Expert Tips: Common Home Hazards and How to Prevent Them

Home safety is a critical part of both real estate and everyday life. When you’re moving into a new house, the due diligence step allows you to have a home inspector look at your potential property and identify major hazards. This can save you from safety hazards like mold and water damage and prevent common household accidents.

Unfortunately, the place people call the safest place– our house–hides many hazards. You can make straightforward fixes in your home to ensure you make your best attempt at preventing home injuries. That’s why we asked the experts how to make your home a safer environment for you and your loved ones.

Kitchen

One of the best ways for kitchen utensils to be stored is generally through the use of drawer locks available through different retailers. These locks require the deliberate pressing of a hidden lever arm for full opening, which prevents young children from gaining access to potentially dangerous utensils. For this to be fully effective, it is important to ensure that utensils are not left out when not in use, taken out of the dishwasher, and put into the safety lock drawers as soon as possible once clean.

You should also keep certain objects such as bowls, glasses, and other glass objects in a high cabinet far out of the reach of children. In short, it’s important to keep glass, metal, and other potentially harmful items either in a locked cabinet or somewhere out of a child’s reach.

-Kevin from Commercial Led Lights

Garage

When it comes to lighting safety in the garage, there are a number of important factors to keep in mind.

Take Light Coverage Into Account: Make sure lights are appropriately placed to ensure there are no dark spots. A lighting plan can help to ensure your space will be evenly lit.

Color Temperature Matters: Soft color temperatures between 2700K-3500K can dull the vision to potential hazards on the ground. We typically recommend 4000K or 5000K (daylight) for a more crisp light. This will help everyone to avoid slipping on a skateboard or tennis ball that rolled out from the toy box. 

Picking The Right Wattage: When it comes to LED lights, higher wattage is not always better. If you go too high in wattage in a low ceiling (8′-16′) you can run into a spot light effect. This will have a similar impact as poor light coverage, with some areas looking much darker than those directly under the lights.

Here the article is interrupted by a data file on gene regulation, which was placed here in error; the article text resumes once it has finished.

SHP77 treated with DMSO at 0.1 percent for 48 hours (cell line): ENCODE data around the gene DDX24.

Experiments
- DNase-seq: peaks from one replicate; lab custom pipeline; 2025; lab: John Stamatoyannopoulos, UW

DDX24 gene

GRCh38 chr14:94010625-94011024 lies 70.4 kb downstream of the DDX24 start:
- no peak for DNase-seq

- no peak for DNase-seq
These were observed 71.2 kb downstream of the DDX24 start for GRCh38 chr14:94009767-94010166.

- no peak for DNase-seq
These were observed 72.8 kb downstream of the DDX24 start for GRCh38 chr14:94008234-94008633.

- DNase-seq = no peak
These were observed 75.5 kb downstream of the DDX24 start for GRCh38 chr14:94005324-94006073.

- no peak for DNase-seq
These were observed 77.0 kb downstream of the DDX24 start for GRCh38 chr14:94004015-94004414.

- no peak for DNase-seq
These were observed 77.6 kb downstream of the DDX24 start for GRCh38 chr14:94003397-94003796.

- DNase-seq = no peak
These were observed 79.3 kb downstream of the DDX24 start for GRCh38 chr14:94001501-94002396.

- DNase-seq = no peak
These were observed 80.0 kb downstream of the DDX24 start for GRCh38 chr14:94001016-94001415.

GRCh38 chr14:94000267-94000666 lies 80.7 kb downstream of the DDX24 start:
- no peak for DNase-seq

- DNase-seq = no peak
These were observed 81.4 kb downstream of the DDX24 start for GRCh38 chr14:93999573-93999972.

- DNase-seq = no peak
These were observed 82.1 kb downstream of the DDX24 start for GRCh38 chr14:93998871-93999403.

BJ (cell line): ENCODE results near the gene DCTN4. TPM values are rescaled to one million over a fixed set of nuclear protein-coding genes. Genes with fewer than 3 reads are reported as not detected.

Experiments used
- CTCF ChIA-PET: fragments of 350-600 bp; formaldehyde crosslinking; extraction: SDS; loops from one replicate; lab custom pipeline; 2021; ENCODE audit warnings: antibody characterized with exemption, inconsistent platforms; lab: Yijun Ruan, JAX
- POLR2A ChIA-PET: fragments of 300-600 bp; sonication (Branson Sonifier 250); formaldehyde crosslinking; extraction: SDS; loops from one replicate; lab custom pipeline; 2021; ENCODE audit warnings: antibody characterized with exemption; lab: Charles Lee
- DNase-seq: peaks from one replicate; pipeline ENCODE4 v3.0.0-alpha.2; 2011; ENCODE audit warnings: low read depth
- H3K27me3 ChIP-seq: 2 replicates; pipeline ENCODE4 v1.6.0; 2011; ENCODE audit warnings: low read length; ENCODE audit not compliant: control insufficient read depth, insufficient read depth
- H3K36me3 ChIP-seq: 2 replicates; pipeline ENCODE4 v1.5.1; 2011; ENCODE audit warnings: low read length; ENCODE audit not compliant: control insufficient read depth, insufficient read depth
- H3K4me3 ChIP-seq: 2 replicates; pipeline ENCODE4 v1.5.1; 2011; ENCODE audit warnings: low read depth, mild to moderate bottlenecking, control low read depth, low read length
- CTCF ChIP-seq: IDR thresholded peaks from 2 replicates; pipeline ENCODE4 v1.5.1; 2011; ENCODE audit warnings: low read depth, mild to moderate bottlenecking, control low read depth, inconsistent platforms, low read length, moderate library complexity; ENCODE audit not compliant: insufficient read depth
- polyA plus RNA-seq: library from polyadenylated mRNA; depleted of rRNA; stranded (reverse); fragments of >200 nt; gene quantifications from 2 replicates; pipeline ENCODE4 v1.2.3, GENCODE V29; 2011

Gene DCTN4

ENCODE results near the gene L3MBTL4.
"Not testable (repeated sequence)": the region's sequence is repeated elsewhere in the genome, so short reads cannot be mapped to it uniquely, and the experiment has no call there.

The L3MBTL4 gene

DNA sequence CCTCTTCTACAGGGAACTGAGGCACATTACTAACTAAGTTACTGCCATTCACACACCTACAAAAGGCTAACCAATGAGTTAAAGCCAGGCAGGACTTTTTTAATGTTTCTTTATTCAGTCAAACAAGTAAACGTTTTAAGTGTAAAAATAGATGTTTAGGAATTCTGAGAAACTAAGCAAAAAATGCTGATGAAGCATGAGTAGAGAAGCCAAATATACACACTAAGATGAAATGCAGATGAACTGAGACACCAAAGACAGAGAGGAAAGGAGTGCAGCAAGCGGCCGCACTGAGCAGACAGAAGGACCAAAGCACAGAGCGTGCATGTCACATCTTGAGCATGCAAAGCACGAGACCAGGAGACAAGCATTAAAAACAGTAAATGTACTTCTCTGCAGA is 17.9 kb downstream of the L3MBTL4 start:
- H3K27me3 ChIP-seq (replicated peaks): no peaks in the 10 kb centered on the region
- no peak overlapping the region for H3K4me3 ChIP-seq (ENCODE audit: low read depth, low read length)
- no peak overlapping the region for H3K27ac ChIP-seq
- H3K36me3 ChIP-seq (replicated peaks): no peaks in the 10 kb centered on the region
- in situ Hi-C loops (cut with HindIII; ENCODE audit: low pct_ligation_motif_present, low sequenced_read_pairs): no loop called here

Use A Frosted Lens: Using the right lens helps to mitigate the sharp brightness that you typically get when looking in the general direction of the light. This can help the whole family to avoid flash blindness when coming inside on a dark night.

Consider how you use your garage: How you utilize your space can make a big difference in terms of how it should be lit. For example, a garage used for normal car and sports equipment storage is typically lit to about 20-foot candles whereas a garage used by a car junkie for at-home repairs might need to be lit to 50-60 foot candles. The higher the foot candles, the more lights you will need in the space to ensure golf clubs and wrenches are not being tripped over when bringing in the groceries.

-Cory from Led Lighting Supply 

General safety tips

Most Injuries can be prevented by limiting the environment. Always keep lighters, and sharp objects out of reach of children, store any other dangerous items in your home in a locking safe, or put away in an area that is not accessible to children. Wearing helmets when riding bicycles, rollerblading, or doing any other activity of that nature, also plays a crucial role in preventing very serious injuries. 

-Holly from California Pinos Community Services District

  • My dad always told me to think of it as cooking – lay out your ingredients. Run through the project and make sure you have all the necessary supplies and tools. Being unprepared leads to improvisation – that’s where accidents and mistakes happen
  • Old shop teacher would say “Wear safety glasses for any project. You have 10 fingers; the math is less favorable with your eyes.”
  • I cannot stress this enough – CLEAN WHILE YOU WORK. Nothing worse than tripping on your own mess.
  • And finally, I’m a big advocate of safe lifting. Whether it be team lifting heavy items or safe lifting technique and practices.

-Devin Graves from RTA Outdoor Living

Ensure wiring used for appliances and household equipment is not damaged or frayed. Exposed wires can be dangerous to the user or bystander who may accidentally touch the wiring.

-Sakina Kamrudeen from Hazwoper Osha

There are many options available for household cleaners that are non-toxic. Look for products that are labeled as eco-friendly. These are products that are not environmentally harmful. For example, they may use plant-based materials instead of chemicals. And because the eco-friendly label is regulated by the Federal Trade Commission, you know that the product doesn’t have hazardous ingredients. 

-Rebecca Bridges from Electricity Plans